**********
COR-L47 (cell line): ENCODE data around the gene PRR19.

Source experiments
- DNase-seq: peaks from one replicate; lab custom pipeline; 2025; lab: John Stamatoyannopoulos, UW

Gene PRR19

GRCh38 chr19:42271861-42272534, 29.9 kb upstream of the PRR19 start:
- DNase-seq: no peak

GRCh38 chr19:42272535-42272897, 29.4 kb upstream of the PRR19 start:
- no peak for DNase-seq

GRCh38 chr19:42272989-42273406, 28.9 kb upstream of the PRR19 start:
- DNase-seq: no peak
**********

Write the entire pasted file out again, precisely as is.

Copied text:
COR-L47 (cell line): ENCODE data around the gene PRR19.

Source experiments
- DNase-seq: peaks from one replicate; lab custom pipeline; 2025; lab: John Stamatoyannopoulos, UW

Gene PRR19

GRCh38 chr19:42271861-42272534, 29.9 kb upstream of the PRR19 start:
- DNase-seq: no peak

GRCh38 chr19:42272535-42272897, 29.4 kb upstream of the PRR19 start:
- no peak for DNase-seq

GRCh38 chr19:42272989-42273406, 28.9 kb upstream of the PRR19 start:
- DNase-seq: no peak